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Tuesday, Jan. 30, 2007 | The auditing firm working on the city of San Diego’s overdue 2003 audits predicted that it could complete its work by Feb. 16 at a council committee meeting Monday, but city officials dismissed the latest deadline because of uncertainty surrounding the long-awaited review. Instead, they agreed to require greater oversight of the company’s work.
The council’s newly formed Audit Committee asked that auditing firm KPMG provide regular updates and attend council meetings regarding its anticipated blessing of the 2003 annual financial statements, a crucial missing piece to the city’s reentry to Wall Street and its overall financial recovery.
“Frustration is not the word. I am beyond frustration,” said Councilwoman Toni Atkins, a member of the Audit Committee. “At some point we have to figure out what these milestones are.”
By a unanimous vote, the panel approved requiring the government’s in-house audit staff to provide weekly progress reports until the audit is completed. KPMG officials, whose Monday appearance was the first council meeting they’ve attended since August, will also be required to report at council hearings more frequently.
It has been nearly six months since the release of the Kroll Inc. investigative report, which was hailed as the final step in the release of the 2003 audit. KPMG’s blessing for the 2003 report is needed before the city can receive its other outstanding audits, for 2004 and 2005. Those certified reports are essential before the city can regain its footing on public bond markets, where borrowing for much-needed water and sewer system upgrades is cheaper and easier.
Some city officials have hinted that their displeasure with KPMG could result in a lawsuit, noting that the city’s continued expulsion from Wall Street has left it unable to borrow on the public markets and paying higher interest rates in private loans. The firm, which was brought on in April 2004, also forced the hiring of $26 million worth of investigators as part of the completion of its work, but it continues to miss deadlines six months after the probes were completed.
Since the release of the Kroll report, KPMG has corresponded with the city’s audit staff to regularly discuss corrections to the financial report. The report lays out the city’s holdings and debts and is used by investors to assess the city’s fiscal health. However, city staff members said the firm’s process for reviewing the reports is flawed, calling into question KPMG’s estimate that the audit would be certified in the next three weeks.
“I can’t express a lot of confidence that this timeline will be met,” said Deputy Auditor and Comptroller Greg Levin, who is managing the audits for the city.
Staff members criticized the firm for raising questions from months-old versions of the audit. They said the practice gives the appearance that many of the firm’s criticisms are new, but in reality are simply revisited from earlier versions after being skipped over for many months. The city’s latest version, sent Jan. 5, was the 15th draft of the 2003 audit.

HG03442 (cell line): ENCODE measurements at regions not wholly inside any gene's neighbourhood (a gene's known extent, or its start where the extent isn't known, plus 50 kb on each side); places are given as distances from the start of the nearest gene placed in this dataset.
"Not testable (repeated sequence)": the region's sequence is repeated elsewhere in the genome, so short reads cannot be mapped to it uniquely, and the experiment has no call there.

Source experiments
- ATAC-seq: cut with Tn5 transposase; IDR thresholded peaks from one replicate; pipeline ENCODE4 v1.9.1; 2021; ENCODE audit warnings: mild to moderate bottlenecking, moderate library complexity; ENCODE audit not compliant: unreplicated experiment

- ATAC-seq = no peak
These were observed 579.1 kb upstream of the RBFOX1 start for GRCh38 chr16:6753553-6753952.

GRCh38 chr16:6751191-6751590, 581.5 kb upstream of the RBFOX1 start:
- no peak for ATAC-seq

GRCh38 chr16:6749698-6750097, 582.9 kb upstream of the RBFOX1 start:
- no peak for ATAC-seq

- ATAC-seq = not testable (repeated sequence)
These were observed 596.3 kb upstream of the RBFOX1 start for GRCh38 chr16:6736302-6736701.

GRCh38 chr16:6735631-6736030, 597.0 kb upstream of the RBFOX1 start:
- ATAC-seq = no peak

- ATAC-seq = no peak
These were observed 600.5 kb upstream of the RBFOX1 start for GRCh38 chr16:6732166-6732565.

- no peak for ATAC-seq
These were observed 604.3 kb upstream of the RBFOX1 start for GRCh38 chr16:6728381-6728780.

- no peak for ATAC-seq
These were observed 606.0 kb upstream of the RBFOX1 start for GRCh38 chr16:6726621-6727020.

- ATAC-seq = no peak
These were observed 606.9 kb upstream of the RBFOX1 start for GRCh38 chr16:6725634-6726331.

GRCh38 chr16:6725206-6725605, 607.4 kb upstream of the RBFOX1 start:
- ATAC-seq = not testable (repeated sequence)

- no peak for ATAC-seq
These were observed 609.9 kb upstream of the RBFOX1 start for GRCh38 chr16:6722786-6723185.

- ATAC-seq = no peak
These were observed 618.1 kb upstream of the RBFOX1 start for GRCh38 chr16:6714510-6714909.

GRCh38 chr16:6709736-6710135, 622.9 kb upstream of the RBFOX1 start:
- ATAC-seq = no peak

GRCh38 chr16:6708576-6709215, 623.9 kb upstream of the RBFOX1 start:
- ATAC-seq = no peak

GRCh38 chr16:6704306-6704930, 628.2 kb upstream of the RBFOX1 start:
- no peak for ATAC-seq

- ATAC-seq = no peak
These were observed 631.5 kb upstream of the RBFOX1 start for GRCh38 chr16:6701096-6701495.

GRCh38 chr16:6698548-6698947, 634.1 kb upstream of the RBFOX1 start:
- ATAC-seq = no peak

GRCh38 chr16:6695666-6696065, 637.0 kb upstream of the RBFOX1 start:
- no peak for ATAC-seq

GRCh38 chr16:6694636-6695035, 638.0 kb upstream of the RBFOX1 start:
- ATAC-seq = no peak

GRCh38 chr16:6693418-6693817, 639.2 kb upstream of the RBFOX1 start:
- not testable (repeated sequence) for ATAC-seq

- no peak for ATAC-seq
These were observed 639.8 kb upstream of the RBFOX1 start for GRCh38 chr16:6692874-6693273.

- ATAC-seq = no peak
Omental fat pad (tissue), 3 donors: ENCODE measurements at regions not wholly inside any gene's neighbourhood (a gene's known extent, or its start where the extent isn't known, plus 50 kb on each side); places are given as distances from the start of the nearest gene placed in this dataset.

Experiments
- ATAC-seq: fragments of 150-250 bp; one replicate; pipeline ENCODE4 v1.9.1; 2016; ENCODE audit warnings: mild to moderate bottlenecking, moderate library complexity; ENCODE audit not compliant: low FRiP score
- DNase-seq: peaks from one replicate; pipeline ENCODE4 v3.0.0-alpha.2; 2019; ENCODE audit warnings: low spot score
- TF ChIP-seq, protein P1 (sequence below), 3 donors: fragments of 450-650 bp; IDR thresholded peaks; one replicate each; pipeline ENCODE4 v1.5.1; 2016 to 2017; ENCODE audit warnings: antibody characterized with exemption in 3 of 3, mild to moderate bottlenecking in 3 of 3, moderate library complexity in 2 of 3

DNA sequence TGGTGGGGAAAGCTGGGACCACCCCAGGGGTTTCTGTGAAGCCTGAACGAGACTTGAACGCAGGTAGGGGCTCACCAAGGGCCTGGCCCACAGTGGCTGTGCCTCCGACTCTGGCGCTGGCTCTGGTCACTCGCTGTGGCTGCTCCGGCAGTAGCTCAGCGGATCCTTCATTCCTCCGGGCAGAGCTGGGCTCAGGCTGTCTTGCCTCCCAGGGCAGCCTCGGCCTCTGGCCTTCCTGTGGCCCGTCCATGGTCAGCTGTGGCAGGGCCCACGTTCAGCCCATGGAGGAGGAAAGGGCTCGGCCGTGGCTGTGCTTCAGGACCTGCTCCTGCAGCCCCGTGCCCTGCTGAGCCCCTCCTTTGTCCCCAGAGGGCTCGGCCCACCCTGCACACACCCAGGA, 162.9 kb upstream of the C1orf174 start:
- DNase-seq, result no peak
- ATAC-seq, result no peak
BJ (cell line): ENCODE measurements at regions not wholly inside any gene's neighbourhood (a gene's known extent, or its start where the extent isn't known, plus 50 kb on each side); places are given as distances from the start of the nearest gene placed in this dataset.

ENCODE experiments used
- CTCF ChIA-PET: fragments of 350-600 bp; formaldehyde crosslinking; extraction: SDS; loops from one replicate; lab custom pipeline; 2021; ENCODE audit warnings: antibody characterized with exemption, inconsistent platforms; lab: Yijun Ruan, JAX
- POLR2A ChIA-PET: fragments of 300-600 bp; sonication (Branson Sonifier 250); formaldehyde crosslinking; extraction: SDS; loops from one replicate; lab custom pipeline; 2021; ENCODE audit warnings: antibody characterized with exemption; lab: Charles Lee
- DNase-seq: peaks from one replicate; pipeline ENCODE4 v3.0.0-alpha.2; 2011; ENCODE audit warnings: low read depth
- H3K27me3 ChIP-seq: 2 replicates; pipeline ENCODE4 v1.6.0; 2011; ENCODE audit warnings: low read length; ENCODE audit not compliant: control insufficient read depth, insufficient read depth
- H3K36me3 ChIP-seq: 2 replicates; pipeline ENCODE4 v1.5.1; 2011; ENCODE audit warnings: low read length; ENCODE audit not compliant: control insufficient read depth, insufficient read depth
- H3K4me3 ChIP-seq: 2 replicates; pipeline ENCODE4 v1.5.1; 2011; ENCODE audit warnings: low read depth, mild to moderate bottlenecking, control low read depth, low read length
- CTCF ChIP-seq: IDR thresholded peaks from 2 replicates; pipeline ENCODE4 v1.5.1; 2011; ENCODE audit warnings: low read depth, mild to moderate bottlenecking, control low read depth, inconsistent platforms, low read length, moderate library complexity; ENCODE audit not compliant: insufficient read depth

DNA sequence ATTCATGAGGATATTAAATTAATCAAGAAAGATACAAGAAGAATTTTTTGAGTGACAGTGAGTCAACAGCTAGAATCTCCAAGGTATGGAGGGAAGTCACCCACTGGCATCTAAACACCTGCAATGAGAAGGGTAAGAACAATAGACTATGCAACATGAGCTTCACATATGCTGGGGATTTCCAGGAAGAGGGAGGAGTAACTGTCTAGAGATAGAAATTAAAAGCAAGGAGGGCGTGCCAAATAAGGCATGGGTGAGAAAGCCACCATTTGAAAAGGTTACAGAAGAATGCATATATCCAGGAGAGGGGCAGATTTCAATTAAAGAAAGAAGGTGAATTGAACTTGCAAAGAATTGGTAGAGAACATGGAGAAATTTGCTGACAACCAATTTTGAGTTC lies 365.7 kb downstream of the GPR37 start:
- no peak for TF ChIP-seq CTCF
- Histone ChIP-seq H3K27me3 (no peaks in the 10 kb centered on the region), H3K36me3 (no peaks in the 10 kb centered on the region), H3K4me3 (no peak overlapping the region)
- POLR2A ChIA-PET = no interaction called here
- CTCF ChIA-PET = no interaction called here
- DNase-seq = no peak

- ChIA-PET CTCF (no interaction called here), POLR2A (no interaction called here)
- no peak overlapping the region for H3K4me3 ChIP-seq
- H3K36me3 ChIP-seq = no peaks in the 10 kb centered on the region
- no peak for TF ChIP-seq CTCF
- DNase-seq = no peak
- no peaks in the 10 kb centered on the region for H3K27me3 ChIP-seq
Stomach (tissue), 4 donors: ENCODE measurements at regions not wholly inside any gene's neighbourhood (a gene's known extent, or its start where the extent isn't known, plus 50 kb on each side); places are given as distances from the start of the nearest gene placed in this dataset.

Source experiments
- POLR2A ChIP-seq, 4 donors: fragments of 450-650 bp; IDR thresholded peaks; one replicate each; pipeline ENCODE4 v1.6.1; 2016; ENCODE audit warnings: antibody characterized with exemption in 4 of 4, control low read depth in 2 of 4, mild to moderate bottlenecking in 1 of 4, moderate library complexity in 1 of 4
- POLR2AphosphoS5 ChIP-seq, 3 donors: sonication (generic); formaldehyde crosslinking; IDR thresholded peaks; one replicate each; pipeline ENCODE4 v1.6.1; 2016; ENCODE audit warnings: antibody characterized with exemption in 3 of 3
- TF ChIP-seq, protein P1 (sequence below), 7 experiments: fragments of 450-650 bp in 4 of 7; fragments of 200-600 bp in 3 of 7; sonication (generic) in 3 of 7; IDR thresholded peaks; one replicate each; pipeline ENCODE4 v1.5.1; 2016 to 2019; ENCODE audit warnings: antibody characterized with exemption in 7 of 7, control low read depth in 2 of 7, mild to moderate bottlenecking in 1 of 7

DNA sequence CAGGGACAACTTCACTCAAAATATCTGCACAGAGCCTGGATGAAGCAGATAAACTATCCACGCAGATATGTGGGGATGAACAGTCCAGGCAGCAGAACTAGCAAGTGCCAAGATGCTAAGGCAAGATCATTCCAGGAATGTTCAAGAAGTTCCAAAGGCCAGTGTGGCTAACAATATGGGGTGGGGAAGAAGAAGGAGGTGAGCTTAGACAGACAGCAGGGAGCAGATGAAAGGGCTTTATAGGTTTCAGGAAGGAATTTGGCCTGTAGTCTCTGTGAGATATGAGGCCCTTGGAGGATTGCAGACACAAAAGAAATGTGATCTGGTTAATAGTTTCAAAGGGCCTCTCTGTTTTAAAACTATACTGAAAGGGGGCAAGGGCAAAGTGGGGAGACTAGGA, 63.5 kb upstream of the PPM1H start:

“Clearly, it has not produced the desired result,” Levin said.
KPMG auditor Steven DeVetter based his Feb. 16 prediction on the city providing the firm with a 16th version by Friday. It would take the firm one week to review and vet the document and another week to issue an opinion letter, DeVetter said.
DeVetter defended KPMG’s work so far, saying that the firm discovered a loose set of financial controls when it assumed the job nearly three years ago and that it has already forced the city to make more than $1 billion in alterations. He said he knew of six questions that remain unanswered by the city and some footnotes that need clarification.
Fred Sainz, Mayor Jerry Sanders’ spokesman, said the timeline was unrealistic because the city has not received comments from the Jan. 5 version. The city staff would have to take five days to prepare a new draft of the report and another five days to review it, which would bust KPMG’s proposed goal.
“That date presumes that all of the issues are known, and Steve admitted that this Friday they will get another list of issues,” Sainz said. “So there’s not a chance in the world. That date was dead on arrival.”
Levin recommended that the city hold off on preparing another draft until KPMG guarantees that there is a final list of issues that need to be resolved so that no new concerns surprise the city.
The audit has proved elusive for the city government, which has hired several additional consultants at a cost of more than $26 million at the behest of KPMG. The firm determined a September 2004 report by Vinson & Elkins lacked adequate independence from the city. Kroll, which was later assigned to take over the investigation, charged the city $20.3 million for its work, and also surpassed a number of time and cost estimates.
Sanders predicted after the Kroll report that KPMG would conclude its work by Oct. 27, but the firm presented a list of 114 questions to the city a week earlier. KPMG later set Dec. 22 as its anticipated completion date after requesting $2.2 million more for its work, but informed the city Dec. 21 the audit would continue being withheld.